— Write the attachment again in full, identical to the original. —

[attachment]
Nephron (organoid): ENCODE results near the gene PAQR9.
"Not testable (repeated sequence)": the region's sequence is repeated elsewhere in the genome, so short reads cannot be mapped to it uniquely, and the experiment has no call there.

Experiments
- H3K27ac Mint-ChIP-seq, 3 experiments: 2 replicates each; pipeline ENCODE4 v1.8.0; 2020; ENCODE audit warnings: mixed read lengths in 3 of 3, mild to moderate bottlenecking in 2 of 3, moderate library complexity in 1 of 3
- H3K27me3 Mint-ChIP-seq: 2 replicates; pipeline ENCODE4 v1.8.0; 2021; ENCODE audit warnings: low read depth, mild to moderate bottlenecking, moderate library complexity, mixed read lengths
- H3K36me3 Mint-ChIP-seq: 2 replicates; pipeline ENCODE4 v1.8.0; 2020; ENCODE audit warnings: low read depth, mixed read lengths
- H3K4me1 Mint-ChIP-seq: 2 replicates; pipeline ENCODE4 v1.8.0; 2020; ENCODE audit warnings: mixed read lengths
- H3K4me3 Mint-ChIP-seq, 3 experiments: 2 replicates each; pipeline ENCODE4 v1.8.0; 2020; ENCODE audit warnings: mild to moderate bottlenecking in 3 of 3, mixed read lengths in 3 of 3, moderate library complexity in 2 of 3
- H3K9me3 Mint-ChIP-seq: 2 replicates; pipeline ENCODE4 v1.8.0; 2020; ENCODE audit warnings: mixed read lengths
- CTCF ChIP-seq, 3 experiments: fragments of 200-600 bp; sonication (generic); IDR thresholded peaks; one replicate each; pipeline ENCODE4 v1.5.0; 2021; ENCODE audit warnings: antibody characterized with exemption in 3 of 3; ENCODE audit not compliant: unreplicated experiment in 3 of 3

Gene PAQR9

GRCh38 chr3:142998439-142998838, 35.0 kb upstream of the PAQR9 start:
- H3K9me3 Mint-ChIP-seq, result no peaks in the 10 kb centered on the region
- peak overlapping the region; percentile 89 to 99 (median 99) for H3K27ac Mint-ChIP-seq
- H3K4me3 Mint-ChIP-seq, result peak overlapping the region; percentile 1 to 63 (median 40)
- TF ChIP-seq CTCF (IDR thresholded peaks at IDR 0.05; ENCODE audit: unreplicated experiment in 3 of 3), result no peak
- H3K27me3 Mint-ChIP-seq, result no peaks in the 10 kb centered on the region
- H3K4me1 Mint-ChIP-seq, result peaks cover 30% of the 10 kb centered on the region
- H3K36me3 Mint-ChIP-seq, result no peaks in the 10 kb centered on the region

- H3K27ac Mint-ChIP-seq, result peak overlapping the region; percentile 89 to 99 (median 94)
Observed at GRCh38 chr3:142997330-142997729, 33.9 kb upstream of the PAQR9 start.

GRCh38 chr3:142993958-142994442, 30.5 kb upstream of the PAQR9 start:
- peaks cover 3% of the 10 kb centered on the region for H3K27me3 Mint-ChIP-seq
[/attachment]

Nephron (organoid): ENCODE results near the gene PAQR9.
"Not testable (repeated sequence)": the region's sequence is repeated elsewhere in the genome, so short reads cannot be mapped to it uniquely, and the experiment has no call there.

Experiments
- H3K27ac Mint-ChIP-seq, 3 experiments: 2 replicates each; pipeline ENCODE4 v1.8.0; 2020; ENCODE audit warnings: mixed read lengths in 3 of 3, mild to moderate bottlenecking in 2 of 3, moderate library complexity in 1 of 3
- H3K27me3 Mint-ChIP-seq: 2 replicates; pipeline ENCODE4 v1.8.0; 2021; ENCODE audit warnings: low read depth, mild to moderate bottlenecking, moderate library complexity, mixed read lengths
- H3K36me3 Mint-ChIP-seq: 2 replicates; pipeline ENCODE4 v1.8.0; 2020; ENCODE audit warnings: low read depth, mixed read lengths
- H3K4me1 Mint-ChIP-seq: 2 replicates; pipeline ENCODE4 v1.8.0; 2020; ENCODE audit warnings: mixed read lengths
- H3K4me3 Mint-ChIP-seq, 3 experiments: 2 replicates each; pipeline ENCODE4 v1.8.0; 2020; ENCODE audit warnings: mild to moderate bottlenecking in 3 of 3, mixed read lengths in 3 of 3, moderate library complexity in 2 of 3
- H3K9me3 Mint-ChIP-seq: 2 replicates; pipeline ENCODE4 v1.8.0; 2020; ENCODE audit warnings: mixed read lengths
- CTCF ChIP-seq, 3 experiments: fragments of 200-600 bp; sonication (generic); IDR thresholded peaks; one replicate each; pipeline ENCODE4 v1.5.0; 2021; ENCODE audit warnings: antibody characterized with exemption in 3 of 3; ENCODE audit not compliant: unreplicated experiment in 3 of 3

Gene PAQR9

GRCh38 chr3:142998439-142998838, 35.0 kb upstream of the PAQR9 start:
- H3K9me3 Mint-ChIP-seq, result no peaks in the 10 kb centered on the region
- peak overlapping the region; percentile 89 to 99 (median 99) for H3K27ac Mint-ChIP-seq
- H3K4me3 Mint-ChIP-seq, result peak overlapping the region; percentile 1 to 63 (median 40)
- TF ChIP-seq CTCF (IDR thresholded peaks at IDR 0.05; ENCODE audit: unreplicated experiment in 3 of 3), result no peak
- H3K27me3 Mint-ChIP-seq, result no peaks in the 10 kb centered on the region
- H3K4me1 Mint-ChIP-seq, result peaks cover 30% of the 10 kb centered on the region
- H3K36me3 Mint-ChIP-seq, result no peaks in the 10 kb centered on the region

- H3K27ac Mint-ChIP-seq, result peak overlapping the region; percentile 89 to 99 (median 94)
Observed at GRCh38 chr3:142997330-142997729, 33.9 kb upstream of the PAQR9 start.

GRCh38 chr3:142993958-142994442, 30.5 kb upstream of the PAQR9 start:
- peaks cover 3% of the 10 kb centered on the region for H3K27me3 Mint-ChIP-seq